Advantages seem to be faster response, tolerance of low temperatures and no need for a polarizer or reflective layer. However, the operating voltage at 70-80V is about double that of E-Ink. E-Ink of the USA will launch color versions of its front planes in 2010.
As for materials, there was much discussion of how to optimise inkjet systems for various tasks, the PixDro tools and modules and a novel flexographic printing process from Asahi Kasei Chemicals in Japan.
Competitors Merck Chemicals and BASF, both of Germany, were in agreement as to what has to be achieved in further developing the various OLED and transistor inks and they described their progress. Of course, mobilities and thus operating frequencies of organic transistors need to improve but Dr Peter Eckerle of BASF counselled that, "The main challenge in RFID is high yield in production." HC Starck has improved its PEDOT-PSS conducting printing ink to give a wider range of compromises in properties as needed for different printing technologies and applications. For example, the acidity is quenched in a version that surrenders a modest amount of conductivity to achieve this. Sadly, there is still no widely used replacement for indium tin oxide ITO despite indium prices rising and these films emitting oxygen and having limited rollability. However, Hitachi Chemical of Japan announced its copper inks that cure at low temperature to maintain solderability. That may reduce worries about recent trends in the silver price, though another approach is to use truly nanosilver that requires much less material. Frontier Carbon Corporation of Japan described its huge repertoire of fullerene formulations. Professor Takao Someya of Tokyo University discussed his stretchable electronics and his transistors, memories and circuits made using sub femtoliter inkjets.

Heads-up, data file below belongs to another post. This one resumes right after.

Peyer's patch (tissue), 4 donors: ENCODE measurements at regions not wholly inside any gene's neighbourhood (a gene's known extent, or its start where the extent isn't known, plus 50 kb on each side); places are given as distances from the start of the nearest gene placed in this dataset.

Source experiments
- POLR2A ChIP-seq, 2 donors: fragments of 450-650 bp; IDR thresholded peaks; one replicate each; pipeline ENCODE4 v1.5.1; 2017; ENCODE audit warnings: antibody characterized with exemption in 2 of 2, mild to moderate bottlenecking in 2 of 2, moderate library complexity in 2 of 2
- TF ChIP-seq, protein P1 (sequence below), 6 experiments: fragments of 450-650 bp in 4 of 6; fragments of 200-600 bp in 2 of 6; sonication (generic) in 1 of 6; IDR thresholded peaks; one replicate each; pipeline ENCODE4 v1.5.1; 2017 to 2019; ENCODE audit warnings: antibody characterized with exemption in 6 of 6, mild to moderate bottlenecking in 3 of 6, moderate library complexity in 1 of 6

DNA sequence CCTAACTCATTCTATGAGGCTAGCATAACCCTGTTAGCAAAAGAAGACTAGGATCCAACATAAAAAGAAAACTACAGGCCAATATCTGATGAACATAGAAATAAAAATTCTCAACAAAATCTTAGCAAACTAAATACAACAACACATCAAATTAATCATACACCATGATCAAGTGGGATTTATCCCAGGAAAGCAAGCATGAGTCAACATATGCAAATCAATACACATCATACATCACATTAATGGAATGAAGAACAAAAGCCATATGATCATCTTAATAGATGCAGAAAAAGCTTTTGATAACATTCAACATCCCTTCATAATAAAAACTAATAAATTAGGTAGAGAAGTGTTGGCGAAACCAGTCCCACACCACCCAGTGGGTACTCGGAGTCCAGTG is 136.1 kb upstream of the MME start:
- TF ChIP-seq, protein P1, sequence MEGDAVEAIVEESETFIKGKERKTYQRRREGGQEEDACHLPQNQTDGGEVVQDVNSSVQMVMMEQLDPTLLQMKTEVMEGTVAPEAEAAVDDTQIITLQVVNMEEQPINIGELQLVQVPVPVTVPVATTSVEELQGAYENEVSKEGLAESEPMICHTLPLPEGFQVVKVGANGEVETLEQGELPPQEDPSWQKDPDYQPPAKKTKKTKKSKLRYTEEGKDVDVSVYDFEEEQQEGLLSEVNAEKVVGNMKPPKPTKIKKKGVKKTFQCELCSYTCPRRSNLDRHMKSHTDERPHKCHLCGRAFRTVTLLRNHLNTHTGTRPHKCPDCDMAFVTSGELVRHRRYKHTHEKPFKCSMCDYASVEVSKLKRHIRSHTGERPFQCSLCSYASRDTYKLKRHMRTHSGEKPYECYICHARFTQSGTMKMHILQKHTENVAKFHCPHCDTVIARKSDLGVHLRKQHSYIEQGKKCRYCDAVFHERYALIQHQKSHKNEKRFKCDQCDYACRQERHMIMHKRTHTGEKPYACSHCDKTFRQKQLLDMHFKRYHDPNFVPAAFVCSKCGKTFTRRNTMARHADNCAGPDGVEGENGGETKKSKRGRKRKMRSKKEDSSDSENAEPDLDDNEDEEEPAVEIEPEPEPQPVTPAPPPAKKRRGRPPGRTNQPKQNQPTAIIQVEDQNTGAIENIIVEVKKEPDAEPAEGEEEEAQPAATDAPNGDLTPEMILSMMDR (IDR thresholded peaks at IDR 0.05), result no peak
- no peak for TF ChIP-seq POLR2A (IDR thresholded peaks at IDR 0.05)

IDTechEx is well known for organising visits to local centers of excellence alongside its conferences. It opens doors to premises not normally available to many delegates. Printed Electronics Asia was no exception. Attendees were treated to visits to the University of Tokyo and the skyscrapers of Sony, Toppan Forms, Mitsubishi, Dai Nippon Printing and Toppan Printing in central Tokyo.